Obama’s job creation numbers the worst since 1945
The stagnant economy is sure to be on the minds of voters as we get closer to the fall election. President Obama’s campaign is doing everything it can to distract voters from the dismal unemployment rate, depressing budget deficits, and looming tax hikes.
Recently, Veronique de Rugy, an economist at the Mercatus Center, noted the job creation numbers under presidents dating back to 1945. While Obama claims that the economy has created some four million jobs since taking office, the truth is that Americans have seen the worst job creation numbers under the current administration than any of his predecessors dating back to Truman.
And while his fixes haven’t worked as sold haven’t worked as promised — and there was no question that they would fail before they were even passed, President Obama is trying to sell more snake oil to Americans by pushing crippling taxes hikes. Nevermind that the share of income taxes paid by higher-income earners has gone up since the passage of the 2001 and 2003 tax cuts and nevermind that even Keynesian economists will tell you that raising taxes in an economy is a bad idea.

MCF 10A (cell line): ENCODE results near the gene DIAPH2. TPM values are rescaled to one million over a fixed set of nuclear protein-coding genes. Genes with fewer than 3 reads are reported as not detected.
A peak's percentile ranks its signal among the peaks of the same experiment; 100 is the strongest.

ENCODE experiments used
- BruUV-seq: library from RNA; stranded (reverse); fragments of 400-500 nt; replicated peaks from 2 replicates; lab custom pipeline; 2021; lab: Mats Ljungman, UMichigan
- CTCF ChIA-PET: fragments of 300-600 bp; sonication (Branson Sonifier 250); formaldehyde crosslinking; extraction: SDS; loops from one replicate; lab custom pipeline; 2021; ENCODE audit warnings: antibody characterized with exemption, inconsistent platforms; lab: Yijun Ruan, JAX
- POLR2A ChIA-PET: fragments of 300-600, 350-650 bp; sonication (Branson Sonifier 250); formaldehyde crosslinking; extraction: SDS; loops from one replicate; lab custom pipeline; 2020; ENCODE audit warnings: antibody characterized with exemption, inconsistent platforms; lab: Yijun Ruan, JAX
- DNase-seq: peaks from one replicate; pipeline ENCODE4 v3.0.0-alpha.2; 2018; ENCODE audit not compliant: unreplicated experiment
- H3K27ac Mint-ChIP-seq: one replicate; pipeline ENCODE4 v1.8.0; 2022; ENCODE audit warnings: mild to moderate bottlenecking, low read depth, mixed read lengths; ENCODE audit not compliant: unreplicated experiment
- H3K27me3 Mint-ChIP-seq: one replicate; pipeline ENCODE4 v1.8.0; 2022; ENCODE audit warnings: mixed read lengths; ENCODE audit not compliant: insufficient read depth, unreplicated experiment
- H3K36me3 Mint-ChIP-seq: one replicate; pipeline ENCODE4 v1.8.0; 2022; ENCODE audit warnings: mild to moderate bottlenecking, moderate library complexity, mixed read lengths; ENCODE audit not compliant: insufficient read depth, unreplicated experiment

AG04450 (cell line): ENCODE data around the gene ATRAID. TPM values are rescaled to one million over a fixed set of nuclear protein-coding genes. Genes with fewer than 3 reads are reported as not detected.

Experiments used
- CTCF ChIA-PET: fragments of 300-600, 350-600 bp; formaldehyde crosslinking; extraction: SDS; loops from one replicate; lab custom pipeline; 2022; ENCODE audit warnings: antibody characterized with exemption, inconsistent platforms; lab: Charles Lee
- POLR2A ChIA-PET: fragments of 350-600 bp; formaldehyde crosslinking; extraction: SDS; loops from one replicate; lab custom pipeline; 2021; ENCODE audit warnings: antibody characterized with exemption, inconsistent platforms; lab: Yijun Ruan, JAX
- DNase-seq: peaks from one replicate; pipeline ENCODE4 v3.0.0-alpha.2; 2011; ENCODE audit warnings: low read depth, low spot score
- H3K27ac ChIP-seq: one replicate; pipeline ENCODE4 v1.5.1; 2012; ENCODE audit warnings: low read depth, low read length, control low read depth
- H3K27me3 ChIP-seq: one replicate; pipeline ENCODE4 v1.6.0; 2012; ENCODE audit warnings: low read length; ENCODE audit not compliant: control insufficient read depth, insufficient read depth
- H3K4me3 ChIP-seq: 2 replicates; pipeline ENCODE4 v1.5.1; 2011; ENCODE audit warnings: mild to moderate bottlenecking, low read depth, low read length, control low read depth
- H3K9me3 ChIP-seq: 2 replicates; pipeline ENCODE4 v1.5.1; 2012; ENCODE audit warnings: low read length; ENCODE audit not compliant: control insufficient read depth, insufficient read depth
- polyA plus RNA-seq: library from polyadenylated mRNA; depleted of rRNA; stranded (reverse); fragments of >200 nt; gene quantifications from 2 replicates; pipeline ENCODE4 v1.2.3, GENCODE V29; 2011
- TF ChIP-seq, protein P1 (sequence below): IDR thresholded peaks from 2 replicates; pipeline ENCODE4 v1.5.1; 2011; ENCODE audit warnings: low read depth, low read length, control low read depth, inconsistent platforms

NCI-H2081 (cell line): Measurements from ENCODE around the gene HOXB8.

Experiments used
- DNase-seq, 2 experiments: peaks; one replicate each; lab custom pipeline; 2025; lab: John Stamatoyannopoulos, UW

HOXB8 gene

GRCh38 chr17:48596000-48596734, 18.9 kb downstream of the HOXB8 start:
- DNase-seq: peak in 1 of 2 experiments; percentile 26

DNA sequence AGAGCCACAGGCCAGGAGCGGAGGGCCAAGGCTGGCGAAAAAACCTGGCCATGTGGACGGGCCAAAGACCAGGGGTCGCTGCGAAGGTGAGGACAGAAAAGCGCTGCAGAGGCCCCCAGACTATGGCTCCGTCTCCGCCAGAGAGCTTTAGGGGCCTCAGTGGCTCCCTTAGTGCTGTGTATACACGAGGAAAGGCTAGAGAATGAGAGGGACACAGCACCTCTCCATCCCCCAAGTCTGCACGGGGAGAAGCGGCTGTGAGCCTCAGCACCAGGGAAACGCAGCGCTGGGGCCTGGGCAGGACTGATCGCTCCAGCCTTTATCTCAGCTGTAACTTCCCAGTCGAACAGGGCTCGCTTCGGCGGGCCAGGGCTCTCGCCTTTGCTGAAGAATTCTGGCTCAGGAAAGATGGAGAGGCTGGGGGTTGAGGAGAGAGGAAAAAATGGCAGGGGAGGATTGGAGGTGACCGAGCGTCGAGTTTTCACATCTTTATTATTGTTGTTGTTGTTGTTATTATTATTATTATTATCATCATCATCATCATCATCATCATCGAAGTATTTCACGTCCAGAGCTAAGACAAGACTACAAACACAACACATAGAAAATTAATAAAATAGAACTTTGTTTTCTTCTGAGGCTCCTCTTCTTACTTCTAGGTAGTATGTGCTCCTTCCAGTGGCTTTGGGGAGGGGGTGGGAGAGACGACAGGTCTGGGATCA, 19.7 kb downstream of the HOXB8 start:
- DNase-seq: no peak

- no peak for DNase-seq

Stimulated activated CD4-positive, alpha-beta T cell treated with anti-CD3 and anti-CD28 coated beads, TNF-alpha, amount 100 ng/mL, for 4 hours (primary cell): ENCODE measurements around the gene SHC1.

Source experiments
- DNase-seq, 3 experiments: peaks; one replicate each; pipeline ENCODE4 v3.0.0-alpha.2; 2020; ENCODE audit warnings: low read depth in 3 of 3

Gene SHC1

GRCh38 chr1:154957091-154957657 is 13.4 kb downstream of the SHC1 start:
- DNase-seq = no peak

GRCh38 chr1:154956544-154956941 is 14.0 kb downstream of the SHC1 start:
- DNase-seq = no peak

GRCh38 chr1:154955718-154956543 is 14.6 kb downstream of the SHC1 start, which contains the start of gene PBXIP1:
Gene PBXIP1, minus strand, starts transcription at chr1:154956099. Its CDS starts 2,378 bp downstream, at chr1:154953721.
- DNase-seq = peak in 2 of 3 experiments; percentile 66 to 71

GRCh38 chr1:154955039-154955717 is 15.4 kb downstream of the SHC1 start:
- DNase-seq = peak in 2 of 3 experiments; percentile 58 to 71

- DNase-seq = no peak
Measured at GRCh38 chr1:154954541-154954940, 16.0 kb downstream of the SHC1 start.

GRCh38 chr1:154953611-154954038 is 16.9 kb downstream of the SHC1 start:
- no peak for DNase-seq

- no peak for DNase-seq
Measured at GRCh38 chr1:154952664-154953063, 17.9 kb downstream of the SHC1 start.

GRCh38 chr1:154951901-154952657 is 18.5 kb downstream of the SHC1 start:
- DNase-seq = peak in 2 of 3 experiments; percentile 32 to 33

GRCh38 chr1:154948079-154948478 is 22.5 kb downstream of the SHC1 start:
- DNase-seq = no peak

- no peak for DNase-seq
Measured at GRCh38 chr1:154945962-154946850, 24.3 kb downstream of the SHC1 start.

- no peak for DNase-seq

And it’s not just taxes, folks. There is also the cost of regulatory compliance. George Scoville noted this briefly on Friday, but there is more to the story that often goes untold. For example, regulatory compliance costs businesses in the United States $1.75 trillion each year. We can talk about businesses going overseas to avoid the unfriendly tax climate in the United States all day long, but the regulatory costs often go overlooked.
What’s more, this burden has only gotten worse under President Obama. Thanks to new EPA regulations on coal plants, energy costs could rise by as much as 13% — costs that consumers will bear both directly, through their power bill, and indirectly, through costs at the point of sale as businesses pass along compliance costs.
The reality is that our economy cannot recover and achieve its potential while our government is raising taxes and maintaining an hefty regulatory burden.